How to Create Consequences with Your Teen By Delaney Ruston, MD Originally appeared on Screenagers Tech Talk Tuesday blog In a recent blog, I wrote about how to effectively say “no” around screen time and I promised to write more about accountability and consequences when rules are broken. Enforcing rules is by far one of the hardest things we do as parents, especially with teens. There is so little written that gives example consequences and yet getting ideas is so important as a parent. So, after you read this, share what you do in the comments section below — that would be a real gift. Knowing I would write this tonight, I decided to clarify with my daughter, Tessa (who is in Screenagers — and now in 11th grade), the consequences regarding the rules (that she helped create) around screen time at night. Sunday through Thursday night, at a time we agreed upon she hands my husband or me her phone, or she or she plugs it in to charge in the corner of my bedroom. The rule includes not using her computer for socializing after that time as well — i.e. no instant messaging or Instagram on the computer. I asked her for ideas for consequences if she did not turn in the phone at the agreed upon time. Her first one was that if she breaks the rule, she would not have access to her phone for the entire following day. I responded “really?” — with a tone that implied that maybe that would be too harsh. And then, she quickly came up with something a little less harsh, “I can’t bring it to school the next day.” We agreed that made sense. Next, we started brainstorming ways she would succeed with the rule. I asked if she thought it would help her to put an alarm on her phone for the time that she is supposed to put it in my room. She said, “Yep, that makes sense, I will set it for five minutes before to help remind me.” Setting fair consequences, that our youth help set (when possible), is a gift we give our children. It is a lot easier to “check out” and just let kids and teens sort out for themselves what, when and how long they want to use screens. But, of course, that is not the solution. Frankly, that approach would prevent many kids from reaching short- and
5 Ways to Get Festive with the HP Sprocket Printer The HP Sprocket Printer is one of the season’s hottest gifts for teens. And, while it’s perfect for printing photos and sharing with friends, there is more you can do with the HP Sprocket Printer than just print and share photos. For the ultimate in festive fun, here is 5 ways you can spread the holiday cheer with your HP Sprocket Printer. Sweet Treats. If you’re gifting a jar of your famous shortbread or Christmas bark to friends and family, use your HP Printer Sprocket to make a very personal label! Maybe it’s a picture of your bestie enjoying your treats? Or perhaps it’s a snapshot of the two of you together? Either way, they’ll be sure to love the package as much as what is inside. String it up. Whether you’re decorating for a party or want to add some flair to your bedroom, the HP Sprocket LED String Light Clips lets you deck your halls with memories of friends and family throughout the holidays! Throughout the year, you can swap out the photos each season! Put together a holiday bullet journal. Bullet journals are the latest trend wherein practicality meets creativity. Part To-Do Lists, Part Planner and Part Diary, these all-in-one organizers are ideal for keeping your tasks on track while writing down your deepest thoughts or sharing life’s happy moments. A reminder of an upcoming New Year’s Eve party can be heightened with photos printed from your HP Sprocket Printer of all the fun you had at the party once you get home! Map it out. Are you travelling over the holidays? Tape a map to your wall and print out photos from your journeys. Dot the map with memories of skiing in the West Coast or sipping frosty mocktails poolside in Cancun. Better than any passport stamp, your HP Sprocket Printer photos will brighten your map while taking you down memory lane every time you look at it. Tag. You’re it. Need a creative tag to put on a hostess gift? Or meeting up to exchange gifts with friends on Boxing Day? Instead of sticking a generic tag on a present, print out a photo of the two of you and attach it to the gift for a personalized festive touch.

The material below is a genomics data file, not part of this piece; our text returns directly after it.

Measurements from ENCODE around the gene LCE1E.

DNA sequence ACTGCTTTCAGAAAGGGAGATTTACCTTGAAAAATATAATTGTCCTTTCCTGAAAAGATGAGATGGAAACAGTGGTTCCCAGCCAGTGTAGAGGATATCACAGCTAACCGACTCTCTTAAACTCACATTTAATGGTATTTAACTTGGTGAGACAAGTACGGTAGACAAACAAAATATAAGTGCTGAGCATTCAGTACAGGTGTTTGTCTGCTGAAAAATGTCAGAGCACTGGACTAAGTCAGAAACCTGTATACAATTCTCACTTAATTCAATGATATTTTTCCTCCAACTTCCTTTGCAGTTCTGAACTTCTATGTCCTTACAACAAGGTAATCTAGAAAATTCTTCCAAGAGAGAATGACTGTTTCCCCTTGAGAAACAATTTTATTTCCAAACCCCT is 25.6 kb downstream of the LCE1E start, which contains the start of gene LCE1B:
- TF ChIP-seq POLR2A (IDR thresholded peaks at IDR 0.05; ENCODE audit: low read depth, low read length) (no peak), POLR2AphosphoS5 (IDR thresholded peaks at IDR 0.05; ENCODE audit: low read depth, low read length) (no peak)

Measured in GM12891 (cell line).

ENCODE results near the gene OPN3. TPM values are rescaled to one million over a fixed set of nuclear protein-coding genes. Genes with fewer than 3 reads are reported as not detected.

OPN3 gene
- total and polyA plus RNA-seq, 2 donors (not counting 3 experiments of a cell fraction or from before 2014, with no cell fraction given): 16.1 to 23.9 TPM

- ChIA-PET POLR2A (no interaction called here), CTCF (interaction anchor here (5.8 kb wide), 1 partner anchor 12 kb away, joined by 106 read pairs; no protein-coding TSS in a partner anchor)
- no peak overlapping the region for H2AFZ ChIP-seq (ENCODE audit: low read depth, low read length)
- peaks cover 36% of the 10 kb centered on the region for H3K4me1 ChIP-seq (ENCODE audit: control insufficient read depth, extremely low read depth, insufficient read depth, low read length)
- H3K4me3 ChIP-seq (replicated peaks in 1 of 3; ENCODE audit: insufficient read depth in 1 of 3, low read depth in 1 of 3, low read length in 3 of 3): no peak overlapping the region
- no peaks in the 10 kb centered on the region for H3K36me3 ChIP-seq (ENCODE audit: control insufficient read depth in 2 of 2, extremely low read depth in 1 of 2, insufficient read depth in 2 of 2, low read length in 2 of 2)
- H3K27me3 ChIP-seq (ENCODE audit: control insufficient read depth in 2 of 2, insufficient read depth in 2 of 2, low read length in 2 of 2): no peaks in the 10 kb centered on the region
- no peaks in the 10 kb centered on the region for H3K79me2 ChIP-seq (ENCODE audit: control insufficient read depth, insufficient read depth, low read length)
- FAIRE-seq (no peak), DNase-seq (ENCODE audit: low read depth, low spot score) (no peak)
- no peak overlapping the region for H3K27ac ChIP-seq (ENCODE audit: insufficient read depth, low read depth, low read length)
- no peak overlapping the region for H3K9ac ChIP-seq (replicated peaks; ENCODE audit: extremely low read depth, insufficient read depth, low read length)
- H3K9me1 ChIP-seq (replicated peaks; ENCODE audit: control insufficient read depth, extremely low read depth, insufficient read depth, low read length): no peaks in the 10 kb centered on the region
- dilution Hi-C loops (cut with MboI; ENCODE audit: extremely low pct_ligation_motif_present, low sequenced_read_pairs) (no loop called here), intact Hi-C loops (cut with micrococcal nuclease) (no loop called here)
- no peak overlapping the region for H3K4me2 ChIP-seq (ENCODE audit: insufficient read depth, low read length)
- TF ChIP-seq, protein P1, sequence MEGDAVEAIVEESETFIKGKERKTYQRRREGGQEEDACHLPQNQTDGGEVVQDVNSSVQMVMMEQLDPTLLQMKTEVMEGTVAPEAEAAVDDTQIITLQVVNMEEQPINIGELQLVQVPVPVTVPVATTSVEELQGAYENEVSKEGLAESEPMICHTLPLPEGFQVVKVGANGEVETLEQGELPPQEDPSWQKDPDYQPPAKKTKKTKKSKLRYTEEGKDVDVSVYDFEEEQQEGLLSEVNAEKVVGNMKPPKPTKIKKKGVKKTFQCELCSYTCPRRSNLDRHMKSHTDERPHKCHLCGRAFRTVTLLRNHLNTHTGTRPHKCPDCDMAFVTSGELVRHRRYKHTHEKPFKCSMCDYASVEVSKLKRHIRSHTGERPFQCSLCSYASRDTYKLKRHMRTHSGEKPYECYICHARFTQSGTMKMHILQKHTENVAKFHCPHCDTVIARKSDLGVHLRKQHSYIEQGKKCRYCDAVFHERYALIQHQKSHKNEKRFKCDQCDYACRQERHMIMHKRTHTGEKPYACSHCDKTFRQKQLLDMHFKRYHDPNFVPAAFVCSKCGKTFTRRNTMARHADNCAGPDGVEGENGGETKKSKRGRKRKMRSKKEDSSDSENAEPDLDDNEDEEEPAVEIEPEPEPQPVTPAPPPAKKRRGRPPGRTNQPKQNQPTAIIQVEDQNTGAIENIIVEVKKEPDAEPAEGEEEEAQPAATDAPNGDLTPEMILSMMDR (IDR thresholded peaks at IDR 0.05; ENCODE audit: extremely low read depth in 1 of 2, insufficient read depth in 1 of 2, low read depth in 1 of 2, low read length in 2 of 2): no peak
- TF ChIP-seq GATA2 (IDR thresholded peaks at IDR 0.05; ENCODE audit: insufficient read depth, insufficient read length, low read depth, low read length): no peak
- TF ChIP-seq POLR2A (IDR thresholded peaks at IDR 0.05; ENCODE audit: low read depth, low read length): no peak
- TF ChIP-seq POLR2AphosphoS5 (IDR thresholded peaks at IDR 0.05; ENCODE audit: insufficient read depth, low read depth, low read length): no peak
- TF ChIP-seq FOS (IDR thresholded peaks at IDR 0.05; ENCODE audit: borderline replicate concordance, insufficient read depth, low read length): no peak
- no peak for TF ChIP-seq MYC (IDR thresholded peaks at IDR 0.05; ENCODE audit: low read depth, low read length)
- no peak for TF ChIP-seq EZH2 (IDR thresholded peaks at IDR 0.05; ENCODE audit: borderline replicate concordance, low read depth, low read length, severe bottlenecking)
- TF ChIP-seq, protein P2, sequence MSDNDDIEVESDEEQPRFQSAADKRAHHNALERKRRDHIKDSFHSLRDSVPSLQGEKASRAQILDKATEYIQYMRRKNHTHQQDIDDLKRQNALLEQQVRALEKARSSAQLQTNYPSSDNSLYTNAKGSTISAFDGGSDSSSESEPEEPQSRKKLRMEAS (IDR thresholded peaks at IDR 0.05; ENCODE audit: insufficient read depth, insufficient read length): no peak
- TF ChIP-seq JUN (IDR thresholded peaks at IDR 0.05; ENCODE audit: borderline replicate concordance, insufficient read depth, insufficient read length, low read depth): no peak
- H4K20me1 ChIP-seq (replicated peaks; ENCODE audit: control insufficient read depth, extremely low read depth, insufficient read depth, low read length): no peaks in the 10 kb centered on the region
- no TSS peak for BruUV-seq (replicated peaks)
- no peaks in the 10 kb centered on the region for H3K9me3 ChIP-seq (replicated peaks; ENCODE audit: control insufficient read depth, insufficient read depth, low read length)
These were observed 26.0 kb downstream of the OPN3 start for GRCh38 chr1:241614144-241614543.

Teens can be the trickiest people to buy for because they can also be the pickiest! With trends, coming and going every day, finding that perfect gift can be daunting. But don’t worry. Rachel Naud, the editor of INBETWEEN magazine, has got you covered with a selection of gifts any teen would love to receive this Christmas. New England Patriots Toque, $27.99, nflshop.ca The perfect stocking stuffer, this New England Patriots toque will keep their heads warm this winter while letting them show their pride for their favourite team! 2nd Edition HP Sprocket Printer, $159.99, hp.ca If your teen is into tech and loves to take selfies and photos with their friends (basically every teen out there!), you’ll win major cool parent points with this 2nd Edition HP Sprocket Printer. It’s about the size of a cell phone, so they can take it with them when they’re hanging out with their friends, and up to three devices can connect to one printer so they can all get in on the fun when they’re all together! Once connected with the app, they can have fun customizing their photos with colourful filters, frames, text and stickers! Afterward, they can also use the pint-size pictures to decorate their spaces or share with friends and spread some holiday cheer. Dermalogica Smooth Skin Favourites, $47, dermalogica.ca The teenage years is an ideal time to get into a skincare routine because it sets them up to learn how to properly care for their skin, which is especially important when they’re often going through hormonal changes that can cause acne. And during the winter, when the weather is dry and cold, you want to really pamper your skin, which is why this Dermalogica Gift Set is great. It includes everything they will need to cleanse, exfoliate and hydrate their skin and give them a glowing complexion for the New Year! Hidden Gems Bath Bomb, $49.99, shopatshowcase.com Being a teen is stressful and taking hot baths is a great way to de-stress and more importantly unplug! While every teen knows about bath bombs, these Hidden Gems are extra special! Inside they’ll find an extra special surprise — a piece of jewelry! And the really fun part about it? The jewelry inside can be worth up to $5,000! E310 Explorian Series Vitamix, $419.95, vitamix.ca This gift is perfect for that athletic teen that is always up early and out the door for those early morning practices or games. Or